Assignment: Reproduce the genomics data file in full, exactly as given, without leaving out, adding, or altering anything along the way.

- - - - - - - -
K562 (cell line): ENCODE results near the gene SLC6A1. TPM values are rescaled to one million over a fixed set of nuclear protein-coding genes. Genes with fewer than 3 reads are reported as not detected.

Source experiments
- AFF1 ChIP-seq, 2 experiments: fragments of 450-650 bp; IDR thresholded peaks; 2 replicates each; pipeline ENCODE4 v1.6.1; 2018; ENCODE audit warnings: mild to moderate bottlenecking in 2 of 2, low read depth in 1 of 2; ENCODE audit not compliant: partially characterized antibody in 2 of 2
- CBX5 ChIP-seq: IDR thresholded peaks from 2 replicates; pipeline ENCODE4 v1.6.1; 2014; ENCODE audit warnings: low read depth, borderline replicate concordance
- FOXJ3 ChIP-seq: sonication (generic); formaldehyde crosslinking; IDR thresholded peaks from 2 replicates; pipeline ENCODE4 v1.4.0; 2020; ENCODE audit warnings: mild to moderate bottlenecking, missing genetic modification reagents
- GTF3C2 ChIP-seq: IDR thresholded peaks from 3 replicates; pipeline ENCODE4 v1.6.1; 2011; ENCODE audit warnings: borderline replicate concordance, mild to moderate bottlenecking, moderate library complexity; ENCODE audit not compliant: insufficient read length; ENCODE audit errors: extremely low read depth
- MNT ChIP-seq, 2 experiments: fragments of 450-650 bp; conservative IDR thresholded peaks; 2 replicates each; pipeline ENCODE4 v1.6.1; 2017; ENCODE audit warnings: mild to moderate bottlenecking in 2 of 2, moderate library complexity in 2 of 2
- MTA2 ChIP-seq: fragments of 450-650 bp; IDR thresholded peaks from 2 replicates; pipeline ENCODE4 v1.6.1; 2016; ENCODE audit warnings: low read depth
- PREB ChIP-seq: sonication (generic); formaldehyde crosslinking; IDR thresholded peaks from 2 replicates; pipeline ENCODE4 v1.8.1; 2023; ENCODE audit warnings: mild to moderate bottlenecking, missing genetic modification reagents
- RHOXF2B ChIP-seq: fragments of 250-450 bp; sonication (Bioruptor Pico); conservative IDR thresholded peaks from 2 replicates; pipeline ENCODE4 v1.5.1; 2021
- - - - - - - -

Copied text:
K562 (cell line): ENCODE results near the gene SLC6A1. TPM values are rescaled to one million over a fixed set of nuclear protein-coding genes. Genes with fewer than 3 reads are reported as not detected.

Source experiments
- AFF1 ChIP-seq, 2 experiments: fragments of 450-650 bp; IDR thresholded peaks; 2 replicates each; pipeline ENCODE4 v1.6.1; 2018; ENCODE audit warnings: mild to moderate bottlenecking in 2 of 2, low read depth in 1 of 2; ENCODE audit not compliant: partially characterized antibody in 2 of 2
- CBX5 ChIP-seq: IDR thresholded peaks from 2 replicates; pipeline ENCODE4 v1.6.1; 2014; ENCODE audit warnings: low read depth, borderline replicate concordance
- FOXJ3 ChIP-seq: sonication (generic); formaldehyde crosslinking; IDR thresholded peaks from 2 replicates; pipeline ENCODE4 v1.4.0; 2020; ENCODE audit warnings: mild to moderate bottlenecking, missing genetic modification reagents
- GTF3C2 ChIP-seq: IDR thresholded peaks from 3 replicates; pipeline ENCODE4 v1.6.1; 2011; ENCODE audit warnings: borderline replicate concordance, mild to moderate bottlenecking, moderate library complexity; ENCODE audit not compliant: insufficient read length; ENCODE audit errors: extremely low read depth
- MNT ChIP-seq, 2 experiments: fragments of 450-650 bp; conservative IDR thresholded peaks; 2 replicates each; pipeline ENCODE4 v1.6.1; 2017; ENCODE audit warnings: mild to moderate bottlenecking in 2 of 2, moderate library complexity in 2 of 2
- MTA2 ChIP-seq: fragments of 450-650 bp; IDR thresholded peaks from 2 replicates; pipeline ENCODE4 v1.6.1; 2016; ENCODE audit warnings: low read depth
- PREB ChIP-seq: sonication (generic); formaldehyde crosslinking; IDR thresholded peaks from 2 replicates; pipeline ENCODE4 v1.8.1; 2023; ENCODE audit warnings: mild to moderate bottlenecking, missing genetic modification reagents
- RHOXF2B ChIP-seq: fragments of 250-450 bp; sonication (Bioruptor Pico); conservative IDR thresholded peaks from 2 replicates; pipeline ENCODE4 v1.5.1; 2021